Meanwhile, available space has gradually shrunk over the years, with the tropical forests of Xishuangbanna being replaced by banana, tea or rubber plantations or being used to plant lucrative raw materials for traditional Chinese medicine.

Elephants in China are of the Asian elephant genus, one of the three living species currently recognized, the other two being the African forest elephant and the African forest elephant.

They are found throughout the Indian subcontinent and Southeast Asia, from India in the west, Nepal in the north, Sumatra in the south and Borneo in the east.

Last month, another herd of roaming elephants in China that captivated the world when they went on a 17-month 300-mile trek finally went home.

The elephants were spotted near the Ganzhuang community in Yuanjiang Province, Yuxi City, Yunnan Province in early August.  After a 17 month trek, they are about 200 miles from their home wildlife sanctuary

The elephants were spotted near the Ganzhuang community in Yuanjiang Province, Yuxi City, Yunnan Province in early August. After a 17 month trek, they are about 200 miles from their home wildlife sanctuary

Drone footage that went viral shows Asian elephants sleeping with their babies on June 7

Drone footage that went viral shows Asian elephants sleeping with their babies on June 7

During their journey, the 14 Asian elephants gave birth to two babies, caused more than £760,000 in damage, went viral for napping, sucked up 400 emergency services, some 120 vehicles and an armada of drones on their odyssey.

The heaving convoy took off in March last year, leaving their time-honored natural habitat to traverse busy highways, city centers and residential areas, in a journey that left scientists dumbfounded.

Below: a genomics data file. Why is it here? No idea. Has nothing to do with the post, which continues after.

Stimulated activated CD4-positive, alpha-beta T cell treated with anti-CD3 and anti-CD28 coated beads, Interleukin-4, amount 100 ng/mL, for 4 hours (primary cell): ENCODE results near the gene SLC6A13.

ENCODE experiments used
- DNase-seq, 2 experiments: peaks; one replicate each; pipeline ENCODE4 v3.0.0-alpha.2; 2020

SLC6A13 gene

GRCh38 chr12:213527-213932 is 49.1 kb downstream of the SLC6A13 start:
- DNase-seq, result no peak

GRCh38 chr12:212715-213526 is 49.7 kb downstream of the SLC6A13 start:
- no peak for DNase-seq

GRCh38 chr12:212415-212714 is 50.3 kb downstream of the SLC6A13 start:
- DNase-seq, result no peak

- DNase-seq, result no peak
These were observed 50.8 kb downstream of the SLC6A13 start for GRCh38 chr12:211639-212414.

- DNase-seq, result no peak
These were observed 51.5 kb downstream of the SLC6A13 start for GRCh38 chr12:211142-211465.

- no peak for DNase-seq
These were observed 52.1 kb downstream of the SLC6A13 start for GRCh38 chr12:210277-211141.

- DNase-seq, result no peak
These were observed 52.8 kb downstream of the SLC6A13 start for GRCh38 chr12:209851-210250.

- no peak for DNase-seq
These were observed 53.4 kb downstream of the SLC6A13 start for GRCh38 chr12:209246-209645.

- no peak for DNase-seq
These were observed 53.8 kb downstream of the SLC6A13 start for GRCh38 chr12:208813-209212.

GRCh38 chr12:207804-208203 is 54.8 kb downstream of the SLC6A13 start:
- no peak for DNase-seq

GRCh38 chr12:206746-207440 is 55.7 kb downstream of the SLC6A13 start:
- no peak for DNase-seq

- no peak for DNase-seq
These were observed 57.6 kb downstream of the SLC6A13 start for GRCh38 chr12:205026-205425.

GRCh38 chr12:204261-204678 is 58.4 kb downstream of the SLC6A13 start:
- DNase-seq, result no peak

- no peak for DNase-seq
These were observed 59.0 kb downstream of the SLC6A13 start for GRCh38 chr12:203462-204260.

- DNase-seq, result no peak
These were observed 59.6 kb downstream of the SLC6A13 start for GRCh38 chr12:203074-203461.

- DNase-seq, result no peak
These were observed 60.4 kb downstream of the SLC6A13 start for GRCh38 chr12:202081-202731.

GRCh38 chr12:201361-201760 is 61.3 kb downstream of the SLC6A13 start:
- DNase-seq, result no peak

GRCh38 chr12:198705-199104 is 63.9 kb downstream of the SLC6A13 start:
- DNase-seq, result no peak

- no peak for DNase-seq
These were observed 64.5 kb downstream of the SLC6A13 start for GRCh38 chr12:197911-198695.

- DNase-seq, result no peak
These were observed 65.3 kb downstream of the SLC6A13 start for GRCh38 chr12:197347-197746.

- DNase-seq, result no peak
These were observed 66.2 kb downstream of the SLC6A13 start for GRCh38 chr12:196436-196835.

Along the way, they looted shops, smashed doors, stole food, invaded people’s homes and even took a group nap in a widely shared photo taken earlier in August, which scientists now believe showed how exhausted they were.

After reaching the outskirts of Kunming, a thriving metropolis full of businessmen and tourists, they headed south again.

It is well known that elephants are incredibly intelligent creatures, something that makes the unprecedented journey as mysterious as it is fascinating.

During their journey, the 14 Asian elephants gave birth to two babies, caused more than £760,000 in damage, went viral for napping, absorbed 400 emergency services, some 120 vehicles and an armada of drones on their odyssey.

During their journey, the 14 Asian elephants gave birth to two babies, caused more than £760,000 in damage, went viral for napping, absorbed 400 emergency services, some 120 vehicles and an armada of drones on their odyssey.

Pictured: Roads were blocked with trucks in June as 18 tons of pineapple and corn were distributed in an attempt to get the elephants to safety

Pictured: Roads were blocked with trucks in June as 18 tons of pineapple and corn were distributed in an attempt to get the elephants to safety